OFFICIAL: Croydon is fourth worst in England for fly-tipping

News of another Croydon success which council leader Tony Newman will doubtless never mention and which will never appear amid the council’s propaganda and falsehoods on their website has dropped into the in-box at Inside Croydon Towers this morning.

Croydon leads the country for fly-tips

Croydon is the fourth worst place in the whole of England for fly-tipping.

Only the cities of Leeds and Liverpool and north London borough Haringey had more incidents of fly-tipping than Croydon in 2017-2018, according to government figures.

There were 19,198 fly-tips reported in Croydon in a single year, 2017-2018, a figure which dwarfs the numbers which the council does like to publicise – the prosecutions and fixed penalty notices issued in its “clampdown” against fly-tipping offenders.

In February 2018, the council published proudly that it had managed to make 200 such prosections – in nearly four years, since May 2014.

That’s an average of 50 each year – or about 0.0025 per cent of the number of fly-tips, based on those 2017-2018 figures.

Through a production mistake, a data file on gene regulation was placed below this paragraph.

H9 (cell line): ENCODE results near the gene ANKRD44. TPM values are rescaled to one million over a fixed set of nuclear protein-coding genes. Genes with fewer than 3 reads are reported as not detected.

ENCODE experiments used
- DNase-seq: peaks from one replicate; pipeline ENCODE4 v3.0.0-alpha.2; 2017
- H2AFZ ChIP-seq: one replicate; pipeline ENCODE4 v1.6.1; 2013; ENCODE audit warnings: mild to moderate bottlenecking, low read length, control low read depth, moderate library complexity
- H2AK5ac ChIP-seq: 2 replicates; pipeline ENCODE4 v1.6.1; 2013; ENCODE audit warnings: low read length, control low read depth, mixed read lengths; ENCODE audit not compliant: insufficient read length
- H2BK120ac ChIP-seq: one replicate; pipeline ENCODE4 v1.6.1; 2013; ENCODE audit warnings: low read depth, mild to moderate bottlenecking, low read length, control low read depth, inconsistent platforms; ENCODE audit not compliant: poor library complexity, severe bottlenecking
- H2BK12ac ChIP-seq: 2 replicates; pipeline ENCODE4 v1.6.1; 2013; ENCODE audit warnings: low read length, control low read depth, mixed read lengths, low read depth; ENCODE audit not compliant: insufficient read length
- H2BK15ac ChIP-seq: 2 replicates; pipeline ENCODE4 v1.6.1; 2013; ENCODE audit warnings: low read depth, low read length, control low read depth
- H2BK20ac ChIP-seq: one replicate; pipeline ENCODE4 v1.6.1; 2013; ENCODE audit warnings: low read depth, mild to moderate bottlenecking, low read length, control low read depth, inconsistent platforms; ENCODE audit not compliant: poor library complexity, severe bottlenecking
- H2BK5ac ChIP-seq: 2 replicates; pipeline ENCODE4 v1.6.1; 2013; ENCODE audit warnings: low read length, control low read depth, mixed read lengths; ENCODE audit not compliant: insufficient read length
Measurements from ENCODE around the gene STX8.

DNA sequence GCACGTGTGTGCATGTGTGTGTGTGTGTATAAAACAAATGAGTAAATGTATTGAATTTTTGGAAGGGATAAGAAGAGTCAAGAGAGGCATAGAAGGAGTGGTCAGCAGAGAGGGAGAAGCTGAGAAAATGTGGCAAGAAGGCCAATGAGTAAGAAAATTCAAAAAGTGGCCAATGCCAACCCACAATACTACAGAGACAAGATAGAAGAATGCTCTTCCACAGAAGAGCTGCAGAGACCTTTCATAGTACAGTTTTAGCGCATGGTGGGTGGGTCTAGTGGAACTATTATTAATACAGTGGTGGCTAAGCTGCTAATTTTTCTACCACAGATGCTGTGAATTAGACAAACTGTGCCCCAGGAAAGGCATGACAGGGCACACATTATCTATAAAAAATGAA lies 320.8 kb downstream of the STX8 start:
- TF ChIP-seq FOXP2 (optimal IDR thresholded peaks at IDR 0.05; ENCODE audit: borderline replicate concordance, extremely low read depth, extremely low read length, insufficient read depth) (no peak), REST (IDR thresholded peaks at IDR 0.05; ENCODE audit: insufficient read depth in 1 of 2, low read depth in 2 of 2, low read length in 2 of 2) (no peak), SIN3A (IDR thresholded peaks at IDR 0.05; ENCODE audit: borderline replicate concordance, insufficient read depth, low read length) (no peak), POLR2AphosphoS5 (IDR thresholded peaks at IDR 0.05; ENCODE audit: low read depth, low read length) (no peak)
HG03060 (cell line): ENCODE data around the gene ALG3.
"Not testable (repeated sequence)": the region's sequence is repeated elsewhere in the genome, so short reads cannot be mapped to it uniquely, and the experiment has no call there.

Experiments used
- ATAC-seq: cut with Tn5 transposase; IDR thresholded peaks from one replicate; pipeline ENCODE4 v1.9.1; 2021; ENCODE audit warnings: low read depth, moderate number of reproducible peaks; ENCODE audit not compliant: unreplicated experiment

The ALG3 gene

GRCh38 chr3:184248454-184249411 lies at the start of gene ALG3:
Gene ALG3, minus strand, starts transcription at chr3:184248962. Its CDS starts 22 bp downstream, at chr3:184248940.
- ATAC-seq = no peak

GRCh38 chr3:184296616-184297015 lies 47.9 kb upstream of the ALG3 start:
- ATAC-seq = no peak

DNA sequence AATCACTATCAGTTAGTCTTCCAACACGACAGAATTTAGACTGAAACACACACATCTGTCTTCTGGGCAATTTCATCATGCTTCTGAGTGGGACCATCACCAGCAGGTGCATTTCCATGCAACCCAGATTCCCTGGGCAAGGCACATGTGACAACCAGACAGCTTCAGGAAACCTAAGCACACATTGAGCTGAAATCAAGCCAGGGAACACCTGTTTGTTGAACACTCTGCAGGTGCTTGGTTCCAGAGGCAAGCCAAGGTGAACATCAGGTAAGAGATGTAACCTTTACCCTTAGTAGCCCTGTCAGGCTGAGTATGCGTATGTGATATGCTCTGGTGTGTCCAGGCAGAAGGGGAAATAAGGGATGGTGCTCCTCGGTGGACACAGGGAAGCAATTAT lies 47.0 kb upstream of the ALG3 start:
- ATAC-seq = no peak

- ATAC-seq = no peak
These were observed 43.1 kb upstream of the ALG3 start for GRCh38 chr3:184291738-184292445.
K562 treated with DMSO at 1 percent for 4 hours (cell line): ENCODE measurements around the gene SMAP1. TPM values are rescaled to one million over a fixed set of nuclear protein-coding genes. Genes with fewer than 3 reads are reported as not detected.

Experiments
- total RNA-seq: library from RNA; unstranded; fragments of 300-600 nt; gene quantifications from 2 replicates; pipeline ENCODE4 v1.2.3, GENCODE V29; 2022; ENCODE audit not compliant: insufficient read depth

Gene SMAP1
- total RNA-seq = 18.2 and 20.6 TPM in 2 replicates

The slogans and T-shirts of Stuart Collins (right) have failed to stem the tide of fly-tipping in Croydon

And it might be worse than that.

To help bump up its fixed penalty notice and prosecution figures, the council has included in those 200 “successes” a significant number of people who were fined for simply dropping a cigarette butt.

In some respects, the council is a victim of its own success, the high number of reported fly-tips in Croydon being at least in part a reflection on the Town Hall’s campaign to encourage the public to report such offences when they encounter them.